How to choose the investment that will give the best return is a problem faced by all businessmen. Yet for the small businessman in particular, the literature on capital budgeting intended to help him in his investment decisions seems not to apply to his actual situation. Here in this study, theory and practice are brought together within the context of small business.
Author Martin B. Solomon Jr. compares two theoretically sound formulas -- present value and the discounted rate of return -- with simpler methods of calculating the returns on investments. The superiority of the refined methods, he points out, is practically nullified under the usual conditions of uncertainty. The primary need of the small businessman, Solomon concludes, is not for better methods of ranking alternatives but for the reservation of a portion of his time for seeking a variety of investment opportunities through the greater exercise of imagination and creativity.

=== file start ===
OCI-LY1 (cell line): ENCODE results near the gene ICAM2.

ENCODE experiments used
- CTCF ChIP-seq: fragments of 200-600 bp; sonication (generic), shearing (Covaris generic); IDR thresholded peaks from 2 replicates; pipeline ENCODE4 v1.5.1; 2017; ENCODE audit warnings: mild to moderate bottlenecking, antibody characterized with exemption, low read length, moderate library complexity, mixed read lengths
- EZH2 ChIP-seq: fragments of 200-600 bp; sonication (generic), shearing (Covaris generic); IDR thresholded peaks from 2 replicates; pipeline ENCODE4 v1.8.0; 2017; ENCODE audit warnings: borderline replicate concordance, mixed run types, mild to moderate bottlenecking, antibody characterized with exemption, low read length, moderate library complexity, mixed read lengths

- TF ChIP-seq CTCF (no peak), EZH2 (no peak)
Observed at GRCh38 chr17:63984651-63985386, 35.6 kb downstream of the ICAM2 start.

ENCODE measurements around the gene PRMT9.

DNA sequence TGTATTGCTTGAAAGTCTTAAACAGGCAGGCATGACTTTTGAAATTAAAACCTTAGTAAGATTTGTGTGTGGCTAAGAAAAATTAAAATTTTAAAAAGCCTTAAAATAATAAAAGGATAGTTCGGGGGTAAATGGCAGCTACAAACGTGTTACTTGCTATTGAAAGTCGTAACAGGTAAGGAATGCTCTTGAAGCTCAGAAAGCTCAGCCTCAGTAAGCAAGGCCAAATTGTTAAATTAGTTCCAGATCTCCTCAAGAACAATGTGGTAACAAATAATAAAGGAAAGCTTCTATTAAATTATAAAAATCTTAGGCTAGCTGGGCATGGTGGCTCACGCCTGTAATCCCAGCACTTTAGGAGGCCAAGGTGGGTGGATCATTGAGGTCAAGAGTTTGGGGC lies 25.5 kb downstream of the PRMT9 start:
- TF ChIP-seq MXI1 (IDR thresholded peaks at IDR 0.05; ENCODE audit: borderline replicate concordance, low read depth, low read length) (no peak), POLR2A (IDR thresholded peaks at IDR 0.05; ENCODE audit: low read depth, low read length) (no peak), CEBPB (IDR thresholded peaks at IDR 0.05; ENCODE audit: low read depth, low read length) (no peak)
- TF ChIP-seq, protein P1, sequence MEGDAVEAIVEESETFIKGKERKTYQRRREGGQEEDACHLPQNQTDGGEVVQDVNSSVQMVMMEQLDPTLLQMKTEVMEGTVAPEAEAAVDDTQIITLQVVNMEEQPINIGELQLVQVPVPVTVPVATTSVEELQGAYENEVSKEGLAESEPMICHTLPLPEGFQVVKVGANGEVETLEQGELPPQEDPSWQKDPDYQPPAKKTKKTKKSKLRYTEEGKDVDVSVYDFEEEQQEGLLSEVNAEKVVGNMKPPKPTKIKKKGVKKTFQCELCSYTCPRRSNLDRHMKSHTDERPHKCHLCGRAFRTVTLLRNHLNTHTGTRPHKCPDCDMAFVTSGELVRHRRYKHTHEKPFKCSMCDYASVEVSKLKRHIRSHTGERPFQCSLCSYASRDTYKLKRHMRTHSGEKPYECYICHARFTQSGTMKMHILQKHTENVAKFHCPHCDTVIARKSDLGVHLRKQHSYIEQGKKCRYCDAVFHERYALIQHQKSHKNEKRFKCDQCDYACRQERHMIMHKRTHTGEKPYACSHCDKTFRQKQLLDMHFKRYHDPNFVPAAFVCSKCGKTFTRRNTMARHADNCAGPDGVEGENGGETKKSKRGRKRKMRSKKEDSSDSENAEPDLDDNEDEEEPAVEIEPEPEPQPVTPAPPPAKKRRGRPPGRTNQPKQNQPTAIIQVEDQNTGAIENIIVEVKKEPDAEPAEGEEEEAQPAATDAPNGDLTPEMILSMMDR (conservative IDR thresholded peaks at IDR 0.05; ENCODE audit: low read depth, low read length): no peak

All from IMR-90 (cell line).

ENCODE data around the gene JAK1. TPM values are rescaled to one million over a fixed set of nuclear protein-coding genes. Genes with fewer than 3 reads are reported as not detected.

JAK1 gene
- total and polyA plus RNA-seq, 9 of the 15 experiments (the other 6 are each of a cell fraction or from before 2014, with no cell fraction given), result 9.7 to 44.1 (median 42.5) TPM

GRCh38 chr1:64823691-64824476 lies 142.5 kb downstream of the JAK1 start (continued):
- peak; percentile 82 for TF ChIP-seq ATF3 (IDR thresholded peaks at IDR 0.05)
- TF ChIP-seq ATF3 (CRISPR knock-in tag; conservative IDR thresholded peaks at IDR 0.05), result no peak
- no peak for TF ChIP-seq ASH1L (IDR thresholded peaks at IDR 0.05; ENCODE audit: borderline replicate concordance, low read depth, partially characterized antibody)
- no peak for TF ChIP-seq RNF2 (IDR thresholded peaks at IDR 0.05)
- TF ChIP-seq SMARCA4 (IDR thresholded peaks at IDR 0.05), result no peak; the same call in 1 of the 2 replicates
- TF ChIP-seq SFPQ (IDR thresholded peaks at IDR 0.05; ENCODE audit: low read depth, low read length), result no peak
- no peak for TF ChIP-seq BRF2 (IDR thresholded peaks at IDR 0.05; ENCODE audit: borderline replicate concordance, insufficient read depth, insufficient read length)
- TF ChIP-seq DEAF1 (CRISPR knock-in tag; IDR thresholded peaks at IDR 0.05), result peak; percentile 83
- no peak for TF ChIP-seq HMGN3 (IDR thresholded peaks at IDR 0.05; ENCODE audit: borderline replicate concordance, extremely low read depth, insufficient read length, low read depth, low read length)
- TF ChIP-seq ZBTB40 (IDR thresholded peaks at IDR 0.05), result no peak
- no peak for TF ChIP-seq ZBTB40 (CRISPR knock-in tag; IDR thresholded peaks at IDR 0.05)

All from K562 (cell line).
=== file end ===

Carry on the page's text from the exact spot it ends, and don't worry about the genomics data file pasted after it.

Subjects: Business, Finance
Table of Contents
You are viewing the table of contents
You do not have access to this
on JSTOR. Try logging in through your institution for access.